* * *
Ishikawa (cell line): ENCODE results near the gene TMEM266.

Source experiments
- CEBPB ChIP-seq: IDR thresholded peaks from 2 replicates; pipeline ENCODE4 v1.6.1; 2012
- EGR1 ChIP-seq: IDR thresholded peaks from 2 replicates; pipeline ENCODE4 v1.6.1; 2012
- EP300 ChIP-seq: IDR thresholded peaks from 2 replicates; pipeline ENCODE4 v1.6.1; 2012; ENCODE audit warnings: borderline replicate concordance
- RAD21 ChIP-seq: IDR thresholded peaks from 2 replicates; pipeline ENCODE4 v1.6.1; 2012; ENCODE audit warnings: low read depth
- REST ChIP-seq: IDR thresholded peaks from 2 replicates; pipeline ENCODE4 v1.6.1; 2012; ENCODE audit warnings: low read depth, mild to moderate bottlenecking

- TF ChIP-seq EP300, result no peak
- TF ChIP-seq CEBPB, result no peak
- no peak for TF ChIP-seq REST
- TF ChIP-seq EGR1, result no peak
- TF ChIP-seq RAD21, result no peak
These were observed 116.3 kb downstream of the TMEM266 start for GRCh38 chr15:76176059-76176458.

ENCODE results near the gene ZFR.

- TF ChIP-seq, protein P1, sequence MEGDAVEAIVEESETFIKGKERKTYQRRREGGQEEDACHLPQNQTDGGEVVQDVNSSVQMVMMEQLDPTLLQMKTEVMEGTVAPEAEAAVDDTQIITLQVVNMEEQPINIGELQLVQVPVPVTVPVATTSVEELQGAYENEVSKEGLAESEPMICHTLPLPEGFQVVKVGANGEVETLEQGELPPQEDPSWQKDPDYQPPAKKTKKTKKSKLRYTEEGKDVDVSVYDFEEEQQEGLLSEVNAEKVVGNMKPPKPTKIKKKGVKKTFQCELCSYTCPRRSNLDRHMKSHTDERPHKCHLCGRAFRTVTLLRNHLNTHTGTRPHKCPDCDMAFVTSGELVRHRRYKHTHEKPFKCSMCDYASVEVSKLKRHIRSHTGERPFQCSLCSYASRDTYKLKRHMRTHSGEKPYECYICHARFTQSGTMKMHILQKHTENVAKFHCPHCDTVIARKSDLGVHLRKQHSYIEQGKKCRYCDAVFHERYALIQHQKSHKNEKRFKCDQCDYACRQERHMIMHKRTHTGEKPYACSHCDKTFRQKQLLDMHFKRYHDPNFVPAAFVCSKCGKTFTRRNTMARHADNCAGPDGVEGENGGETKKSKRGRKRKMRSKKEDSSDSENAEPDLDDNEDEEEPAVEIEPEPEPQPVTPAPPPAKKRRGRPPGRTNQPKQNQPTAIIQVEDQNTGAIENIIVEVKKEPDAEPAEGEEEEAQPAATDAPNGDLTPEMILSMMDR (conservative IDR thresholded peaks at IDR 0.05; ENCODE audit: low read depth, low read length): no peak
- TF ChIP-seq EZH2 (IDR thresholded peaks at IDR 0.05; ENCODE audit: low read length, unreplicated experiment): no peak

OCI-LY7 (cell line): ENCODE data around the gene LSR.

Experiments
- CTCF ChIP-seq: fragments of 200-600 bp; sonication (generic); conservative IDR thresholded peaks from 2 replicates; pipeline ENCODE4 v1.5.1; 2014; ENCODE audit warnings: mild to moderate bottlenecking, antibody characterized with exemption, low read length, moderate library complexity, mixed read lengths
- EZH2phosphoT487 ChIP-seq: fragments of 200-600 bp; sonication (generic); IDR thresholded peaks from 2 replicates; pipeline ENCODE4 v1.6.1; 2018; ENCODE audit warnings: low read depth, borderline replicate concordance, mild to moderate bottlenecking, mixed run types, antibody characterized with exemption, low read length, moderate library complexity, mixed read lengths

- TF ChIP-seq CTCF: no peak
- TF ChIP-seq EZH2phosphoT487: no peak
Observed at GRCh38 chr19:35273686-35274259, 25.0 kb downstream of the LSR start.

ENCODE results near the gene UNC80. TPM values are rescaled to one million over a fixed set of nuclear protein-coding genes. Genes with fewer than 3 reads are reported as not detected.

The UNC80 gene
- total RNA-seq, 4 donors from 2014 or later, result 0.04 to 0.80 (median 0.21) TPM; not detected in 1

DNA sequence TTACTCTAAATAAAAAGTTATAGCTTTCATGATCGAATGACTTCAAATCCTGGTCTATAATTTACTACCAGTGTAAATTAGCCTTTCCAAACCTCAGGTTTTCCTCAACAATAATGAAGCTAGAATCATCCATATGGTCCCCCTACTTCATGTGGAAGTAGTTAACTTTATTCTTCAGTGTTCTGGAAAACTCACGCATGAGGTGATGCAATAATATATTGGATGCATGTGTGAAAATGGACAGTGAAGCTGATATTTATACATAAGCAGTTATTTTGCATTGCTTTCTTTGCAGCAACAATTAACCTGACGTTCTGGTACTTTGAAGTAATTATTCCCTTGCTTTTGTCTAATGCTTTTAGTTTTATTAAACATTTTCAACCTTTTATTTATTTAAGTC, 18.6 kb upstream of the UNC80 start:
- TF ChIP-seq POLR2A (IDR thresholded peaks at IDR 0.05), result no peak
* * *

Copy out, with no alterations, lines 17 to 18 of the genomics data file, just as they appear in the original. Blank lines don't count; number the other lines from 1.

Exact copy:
OCI-LY7 (cell line): ENCODE data around the gene LSR.

Experiments